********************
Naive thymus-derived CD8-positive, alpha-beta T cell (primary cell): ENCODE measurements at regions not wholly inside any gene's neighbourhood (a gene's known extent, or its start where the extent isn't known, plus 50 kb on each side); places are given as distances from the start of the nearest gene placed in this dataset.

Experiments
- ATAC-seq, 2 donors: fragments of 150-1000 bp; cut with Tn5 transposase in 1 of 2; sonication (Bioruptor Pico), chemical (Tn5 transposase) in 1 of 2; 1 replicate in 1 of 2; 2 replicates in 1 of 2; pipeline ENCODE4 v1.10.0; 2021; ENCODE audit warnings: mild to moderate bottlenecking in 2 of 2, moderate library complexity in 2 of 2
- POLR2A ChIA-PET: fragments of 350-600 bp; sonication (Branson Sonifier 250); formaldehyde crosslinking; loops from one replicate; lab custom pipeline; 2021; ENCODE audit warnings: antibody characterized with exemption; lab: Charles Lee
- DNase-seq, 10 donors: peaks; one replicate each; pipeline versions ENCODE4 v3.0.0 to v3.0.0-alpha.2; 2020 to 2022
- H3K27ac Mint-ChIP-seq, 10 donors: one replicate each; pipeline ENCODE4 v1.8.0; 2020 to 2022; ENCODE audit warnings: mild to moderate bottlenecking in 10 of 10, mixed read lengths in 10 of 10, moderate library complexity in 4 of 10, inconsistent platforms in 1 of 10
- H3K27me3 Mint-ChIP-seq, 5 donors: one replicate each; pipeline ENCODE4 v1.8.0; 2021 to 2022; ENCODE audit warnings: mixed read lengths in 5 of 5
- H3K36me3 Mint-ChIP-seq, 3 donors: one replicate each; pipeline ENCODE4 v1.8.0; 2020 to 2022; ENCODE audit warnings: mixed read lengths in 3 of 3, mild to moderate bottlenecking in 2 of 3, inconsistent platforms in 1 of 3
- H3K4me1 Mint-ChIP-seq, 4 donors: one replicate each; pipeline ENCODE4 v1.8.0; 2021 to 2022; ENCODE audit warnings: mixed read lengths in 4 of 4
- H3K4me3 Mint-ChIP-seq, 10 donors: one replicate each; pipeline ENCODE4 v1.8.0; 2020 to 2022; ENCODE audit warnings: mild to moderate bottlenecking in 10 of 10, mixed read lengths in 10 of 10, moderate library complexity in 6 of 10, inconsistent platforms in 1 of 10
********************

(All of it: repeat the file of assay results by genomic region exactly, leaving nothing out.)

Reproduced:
Naive thymus-derived CD8-positive, alpha-beta T cell (primary cell): ENCODE measurements at regions not wholly inside any gene's neighbourhood (a gene's known extent, or its start where the extent isn't known, plus 50 kb on each side); places are given as distances from the start of the nearest gene placed in this dataset.

Experiments
- ATAC-seq, 2 donors: fragments of 150-1000 bp; cut with Tn5 transposase in 1 of 2; sonication (Bioruptor Pico), chemical (Tn5 transposase) in 1 of 2; 1 replicate in 1 of 2; 2 replicates in 1 of 2; pipeline ENCODE4 v1.10.0; 2021; ENCODE audit warnings: mild to moderate bottlenecking in 2 of 2, moderate library complexity in 2 of 2
- POLR2A ChIA-PET: fragments of 350-600 bp; sonication (Branson Sonifier 250); formaldehyde crosslinking; loops from one replicate; lab custom pipeline; 2021; ENCODE audit warnings: antibody characterized with exemption; lab: Charles Lee
- DNase-seq, 10 donors: peaks; one replicate each; pipeline versions ENCODE4 v3.0.0 to v3.0.0-alpha.2; 2020 to 2022
- H3K27ac Mint-ChIP-seq, 10 donors: one replicate each; pipeline ENCODE4 v1.8.0; 2020 to 2022; ENCODE audit warnings: mild to moderate bottlenecking in 10 of 10, mixed read lengths in 10 of 10, moderate library complexity in 4 of 10, inconsistent platforms in 1 of 10
- H3K27me3 Mint-ChIP-seq, 5 donors: one replicate each; pipeline ENCODE4 v1.8.0; 2021 to 2022; ENCODE audit warnings: mixed read lengths in 5 of 5
- H3K36me3 Mint-ChIP-seq, 3 donors: one replicate each; pipeline ENCODE4 v1.8.0; 2020 to 2022; ENCODE audit warnings: mixed read lengths in 3 of 3, mild to moderate bottlenecking in 2 of 3, inconsistent platforms in 1 of 3
- H3K4me1 Mint-ChIP-seq, 4 donors: one replicate each; pipeline ENCODE4 v1.8.0; 2021 to 2022; ENCODE audit warnings: mixed read lengths in 4 of 4
- H3K4me3 Mint-ChIP-seq, 10 donors: one replicate each; pipeline ENCODE4 v1.8.0; 2020 to 2022; ENCODE audit warnings: mild to moderate bottlenecking in 10 of 10, mixed read lengths in 10 of 10, moderate library complexity in 6 of 10, inconsistent platforms in 1 of 10